• Childhood FriendC is to MC as Sasuke Uchiha is to Naruto Uzumaki – The companion as a childhood friend of the main character is very similar to the sibling relationship. The bond between childhood friends remains strong even when there’s distance between them. Sasuke Uchiha and Naruto Uzumaki initially appeared to be on opposite ends of the personality spectrum but they eventually discovered that they have more in common than they thought. The childhood friend and the main character link to one another when they realize a similarity in their personality, history, lifestyle, or goal. From that moment, a bond grows through trials and achievements that they usually endure together.

  • Love InterestC is to MC as Asuna is to Kirito – When the companion is a love interest, it’s common to misinterpret them as solely a muse for the main character, but that isn’t always the case. If a genuine relationship is formed between the companion and the main character through the process of taking the time to understand each other through internal and external conflict, they will be seen as partners rather than the cliché “hero and damsel in distress”. Developing this kind of bond between the two characters can overlap with the “muse” idea, but it doesn’t have to be restricted to that. The companion is meant to enhance the hero, not distract them.

If Kirito and Asuna are your OTP, you need this on your wall.

  • RivalC is to MC or C as Rin Matsuoka is to Haruka Nanase – When companions are main characters, they are meant to interact with one another with varying personalities so one character can present what another character is missing. Usually, this creates a competitive rivalry that can lead the characters to be friends or enemies. For example, Rin appears to be more ambitious, than Haru; whereas Haru has a greater sensitivity to his friends’ feelings than Rin. In the end, Rin learned to think about others before making decisions and Haru learned to fight for what motivates him instead of letting it pass him by. A rivalry between characters can be extreme or competitive, but what must be emphasized is the growth the characters achieve overtime.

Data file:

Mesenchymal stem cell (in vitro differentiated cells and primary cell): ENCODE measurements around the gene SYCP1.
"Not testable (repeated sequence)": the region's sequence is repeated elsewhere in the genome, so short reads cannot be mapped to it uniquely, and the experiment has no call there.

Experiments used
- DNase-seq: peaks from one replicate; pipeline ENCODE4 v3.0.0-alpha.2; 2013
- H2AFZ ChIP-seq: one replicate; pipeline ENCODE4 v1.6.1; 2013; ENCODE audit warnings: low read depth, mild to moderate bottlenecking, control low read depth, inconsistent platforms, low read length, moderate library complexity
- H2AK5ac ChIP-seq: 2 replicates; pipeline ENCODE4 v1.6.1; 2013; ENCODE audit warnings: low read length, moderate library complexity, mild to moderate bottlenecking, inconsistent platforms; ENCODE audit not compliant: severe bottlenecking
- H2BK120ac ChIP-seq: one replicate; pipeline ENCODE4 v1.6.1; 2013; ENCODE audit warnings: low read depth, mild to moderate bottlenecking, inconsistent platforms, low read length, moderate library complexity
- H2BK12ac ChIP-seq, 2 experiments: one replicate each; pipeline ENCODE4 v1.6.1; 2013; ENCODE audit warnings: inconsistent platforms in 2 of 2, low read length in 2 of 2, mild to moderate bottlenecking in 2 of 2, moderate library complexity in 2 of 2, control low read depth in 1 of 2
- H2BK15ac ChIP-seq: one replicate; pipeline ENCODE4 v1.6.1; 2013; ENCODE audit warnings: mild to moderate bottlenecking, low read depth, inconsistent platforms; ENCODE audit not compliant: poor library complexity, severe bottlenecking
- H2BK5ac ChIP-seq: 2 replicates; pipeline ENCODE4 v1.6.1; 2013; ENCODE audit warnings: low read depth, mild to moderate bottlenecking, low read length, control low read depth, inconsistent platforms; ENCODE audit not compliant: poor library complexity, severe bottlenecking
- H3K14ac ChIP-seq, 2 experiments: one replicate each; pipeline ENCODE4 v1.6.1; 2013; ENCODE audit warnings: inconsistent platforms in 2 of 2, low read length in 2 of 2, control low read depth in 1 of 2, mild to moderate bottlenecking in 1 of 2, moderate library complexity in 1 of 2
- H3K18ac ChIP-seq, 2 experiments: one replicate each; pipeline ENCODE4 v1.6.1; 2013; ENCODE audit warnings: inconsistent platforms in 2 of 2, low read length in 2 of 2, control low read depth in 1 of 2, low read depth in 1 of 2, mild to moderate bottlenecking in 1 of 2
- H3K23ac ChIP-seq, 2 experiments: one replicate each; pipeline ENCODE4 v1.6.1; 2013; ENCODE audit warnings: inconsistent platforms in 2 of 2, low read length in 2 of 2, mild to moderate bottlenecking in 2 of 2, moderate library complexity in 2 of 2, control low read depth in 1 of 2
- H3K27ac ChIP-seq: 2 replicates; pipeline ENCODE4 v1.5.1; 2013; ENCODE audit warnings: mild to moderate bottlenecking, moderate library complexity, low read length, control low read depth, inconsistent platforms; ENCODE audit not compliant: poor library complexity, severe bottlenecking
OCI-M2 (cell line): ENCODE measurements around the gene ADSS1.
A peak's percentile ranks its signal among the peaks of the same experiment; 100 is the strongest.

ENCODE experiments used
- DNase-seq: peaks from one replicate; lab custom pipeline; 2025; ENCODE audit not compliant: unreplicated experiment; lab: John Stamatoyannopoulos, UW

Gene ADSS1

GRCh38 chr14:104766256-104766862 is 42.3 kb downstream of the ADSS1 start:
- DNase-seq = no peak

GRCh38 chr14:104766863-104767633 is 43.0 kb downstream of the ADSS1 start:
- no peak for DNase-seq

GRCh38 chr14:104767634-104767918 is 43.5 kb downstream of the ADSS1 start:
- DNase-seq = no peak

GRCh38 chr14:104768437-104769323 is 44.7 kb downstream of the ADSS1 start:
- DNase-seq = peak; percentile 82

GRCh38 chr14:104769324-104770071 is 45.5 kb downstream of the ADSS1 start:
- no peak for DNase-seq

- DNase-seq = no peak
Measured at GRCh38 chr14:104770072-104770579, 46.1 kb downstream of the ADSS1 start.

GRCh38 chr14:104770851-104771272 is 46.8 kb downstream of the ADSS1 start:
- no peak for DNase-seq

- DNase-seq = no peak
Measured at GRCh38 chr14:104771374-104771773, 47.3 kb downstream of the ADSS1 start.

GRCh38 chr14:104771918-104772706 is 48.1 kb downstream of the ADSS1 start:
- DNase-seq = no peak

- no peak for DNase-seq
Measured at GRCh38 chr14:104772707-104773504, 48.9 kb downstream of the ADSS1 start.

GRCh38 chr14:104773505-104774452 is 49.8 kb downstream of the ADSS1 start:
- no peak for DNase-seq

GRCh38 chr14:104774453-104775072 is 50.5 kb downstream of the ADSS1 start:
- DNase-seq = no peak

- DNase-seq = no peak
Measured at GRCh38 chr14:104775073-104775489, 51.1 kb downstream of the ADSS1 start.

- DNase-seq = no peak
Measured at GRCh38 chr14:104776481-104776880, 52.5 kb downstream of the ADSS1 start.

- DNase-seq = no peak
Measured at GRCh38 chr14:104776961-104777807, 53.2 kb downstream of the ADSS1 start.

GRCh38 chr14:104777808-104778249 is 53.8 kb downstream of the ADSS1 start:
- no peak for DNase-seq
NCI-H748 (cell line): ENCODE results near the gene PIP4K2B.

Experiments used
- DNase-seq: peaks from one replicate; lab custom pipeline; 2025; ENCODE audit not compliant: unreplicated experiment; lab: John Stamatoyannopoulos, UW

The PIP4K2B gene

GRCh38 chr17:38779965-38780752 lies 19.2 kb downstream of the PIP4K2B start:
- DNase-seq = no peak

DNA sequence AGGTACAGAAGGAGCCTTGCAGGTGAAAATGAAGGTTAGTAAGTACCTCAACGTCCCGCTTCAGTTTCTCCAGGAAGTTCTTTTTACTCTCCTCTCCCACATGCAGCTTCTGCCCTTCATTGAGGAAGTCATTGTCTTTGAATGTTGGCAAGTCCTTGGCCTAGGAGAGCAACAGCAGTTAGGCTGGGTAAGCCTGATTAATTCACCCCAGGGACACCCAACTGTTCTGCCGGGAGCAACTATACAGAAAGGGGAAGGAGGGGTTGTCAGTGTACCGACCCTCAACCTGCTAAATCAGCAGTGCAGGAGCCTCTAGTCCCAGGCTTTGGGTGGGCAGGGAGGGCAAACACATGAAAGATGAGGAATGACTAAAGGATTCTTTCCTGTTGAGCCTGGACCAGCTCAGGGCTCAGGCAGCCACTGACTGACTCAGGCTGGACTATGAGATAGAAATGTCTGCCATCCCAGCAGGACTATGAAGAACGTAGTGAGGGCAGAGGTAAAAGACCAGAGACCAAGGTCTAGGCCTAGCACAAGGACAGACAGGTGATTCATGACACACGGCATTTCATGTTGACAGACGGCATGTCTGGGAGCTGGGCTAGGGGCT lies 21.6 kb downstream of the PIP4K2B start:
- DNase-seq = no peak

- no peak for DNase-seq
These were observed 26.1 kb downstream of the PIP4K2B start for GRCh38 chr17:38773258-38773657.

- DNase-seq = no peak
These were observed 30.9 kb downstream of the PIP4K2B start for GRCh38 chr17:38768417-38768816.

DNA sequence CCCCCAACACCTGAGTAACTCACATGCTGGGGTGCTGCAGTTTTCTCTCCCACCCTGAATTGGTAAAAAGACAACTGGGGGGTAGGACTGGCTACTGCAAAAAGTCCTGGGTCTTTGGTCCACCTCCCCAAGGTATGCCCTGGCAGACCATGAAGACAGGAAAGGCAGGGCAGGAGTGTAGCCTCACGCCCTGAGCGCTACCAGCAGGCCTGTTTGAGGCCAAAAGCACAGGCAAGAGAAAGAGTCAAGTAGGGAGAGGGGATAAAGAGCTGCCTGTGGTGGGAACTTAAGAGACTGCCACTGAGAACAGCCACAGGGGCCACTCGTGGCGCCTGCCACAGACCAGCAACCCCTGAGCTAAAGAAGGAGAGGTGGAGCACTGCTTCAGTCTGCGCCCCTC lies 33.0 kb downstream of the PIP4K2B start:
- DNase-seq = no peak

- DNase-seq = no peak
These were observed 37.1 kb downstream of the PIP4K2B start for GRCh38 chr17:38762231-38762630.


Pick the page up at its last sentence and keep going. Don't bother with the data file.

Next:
• Teacher/MentorC is to MC as William Anthonio Zeppeli is to Jonathan Joestar – The teacher or mentor of the main character is the character that most adamantly serves the role of the companion. When the teacher becomes completely willing to support the main character, they will do all they can to make sure their mission is a success. They are also qualified characters that appear to be much more advanced at a skill than the main character is. However, the teacher usually aspires for their students to be better than themselves. For example, Zeppeli was born in a scholar family and then became a master of the power of “Hamon”. After he teaches Jonathan the ways of “Hamon”, Jonathan excels in the use of his power. Zeppeli eventually acknowledges Jonathan as more of an ally rather than just a student. It is very common for the teacher to gradually see who ever is under their wing initially as someone they can fly with later on.

  • Fellow Teammates - C and C is to MC as Armin Arlet and Mikasa Ackerman is to Eren Jaeger – Although they initially started out as childhood friends, a catastrophic scenario led them to become soldiers. Their bond as friends still exist, but things changed when they were thrown in the line of duty. It forced them to work as a team by bringing forward their best skills to survive. Eren as the main character has a mixture of driven vengeance and compassion, which causes him to be fearless and reckless. Mikasa and Armin balance out Eren’s irrational behavior with knowledge and strategy, although Armin is much more compassionate than Mikasa. When companions and main characters are meant to work as a team, they will do more balancing rather than solely enhancing the main character. Teammate companions go through transformations for the sake of what and whom they care for; the main character will go through transformations for the sake of their goals and their companions.

Keep in mind: Companions and main characters evolve as they interact with one another. Make sure your companions will naturally meld with your main character’s personality and ideals.